Let y = (x - 1)/10
y: 11, 12, 13, 14, 15
ȳ = Σy/5 = (11 + 12 + 13 + 14 + 15)/5 = 13 Now, the locations of the data can be found in terms of y and then turned into corresponding x values.
The same process can be used if the data in question is too small.

Turning Coded Values into Original Values
Let y = (x - a)/b, where a and b are constants. x and y are original and coded values respectively.
ȳ = Σ y/n
= Σ (x - a)/nb
= Σ x/nb - Σa/nb
= x̄/b - na/nb
= x̄/b - a/b
x̄ = bȳ + a If ȳ, a and b are known,
x̄ can be calculated easily.
In the above example, ȳ = 13; a = 1; b = 10
x̄ = 10ȳ + 1
x̄ = 131

#### Variables and Units in the LDS

Variables are characteristics, numbers or quantities that can be counted or measured.
E.g. wind speed, cloud cover, no of fish in a lake, no of girls in a class with black hair

In the large data set, LDS, the following units are used to represent the wind speed and cloud cover.

Knots

The number of nautical miles per hour gives the speed of wind in knots.
Nautical miles are used for navigation.
1 knot = 1.15 mph

You can convert knots into mph by using the following; just put the value in the text box and move the mouse out:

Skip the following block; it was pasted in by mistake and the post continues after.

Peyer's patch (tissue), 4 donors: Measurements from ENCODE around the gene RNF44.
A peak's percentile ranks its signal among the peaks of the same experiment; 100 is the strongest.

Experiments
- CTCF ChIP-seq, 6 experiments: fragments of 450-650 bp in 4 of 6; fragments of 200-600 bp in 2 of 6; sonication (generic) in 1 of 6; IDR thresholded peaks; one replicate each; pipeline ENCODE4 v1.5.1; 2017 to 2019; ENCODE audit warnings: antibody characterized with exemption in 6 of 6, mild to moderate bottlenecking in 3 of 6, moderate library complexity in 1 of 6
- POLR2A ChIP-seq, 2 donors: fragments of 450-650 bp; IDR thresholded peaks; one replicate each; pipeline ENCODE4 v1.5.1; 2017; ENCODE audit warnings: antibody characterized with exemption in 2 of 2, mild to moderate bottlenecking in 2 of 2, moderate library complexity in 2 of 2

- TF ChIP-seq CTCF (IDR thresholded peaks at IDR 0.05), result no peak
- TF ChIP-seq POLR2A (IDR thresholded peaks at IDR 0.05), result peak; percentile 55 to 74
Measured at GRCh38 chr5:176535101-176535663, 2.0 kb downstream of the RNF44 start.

Okta

This is the unit of the measurement of cloud cover. It's a discrete unit and ranges from 0 - 8 - hence a derivation of octave.

◯ - 0 okta: clear sky
◔ - 2 oktas: ¼ of the sky covered by clouds
◑ - 4 oktas: ½ of the sky covered by clouds
◕ - 6 oktasa: a ¾ of the sky covered by clouds
⬤ - 8 oktas: a ¼ of the sky covered by clouds

#### Sampling with LDS

You can take random samples from the LDS, provided that you know how to avoid the cells with no data. For instance, there is no data in the first 16 cells of the Daily mean wind speed column. If you treat the whole column as the population and a random number turns out to be in that region, there is going to an error related to that data. It will be the same for systemic sampling.

These samples from the LDS do not lead to an accurate or reliable forecast for the UK weather for the following reasons.

• The data does not cover the entire United Kingdom.
• The data covers just five areas of the country.
• The data covers a period of 6 months of the year - a part of summer and autumn

In this book, the statistical concepts are explained well; there are plenty of worked examples to complement what you learn at school/college/university.  #### Scatter Graphs from Edexcel LDS

The following interactive chart checks whether there is any correlation between the daily temperature and the cloud cover in Heathrow area in the United Kingdom. The temperature and cloud cover are plotted along the x-axis and y-axis respectively; the units are 0C and oktas respectively.

Change Period:

Data Source: Edexcel

#### Histograms from Edexcel LDS - 9 shades of grey

The following histogram is based on the cloud cover data in Heathrow - from May to October 1987. It's a histogram based on cloud cover, measured in oktas - a discreet variable. It's fully interactive.

Change Period:

Data Source: Edexcel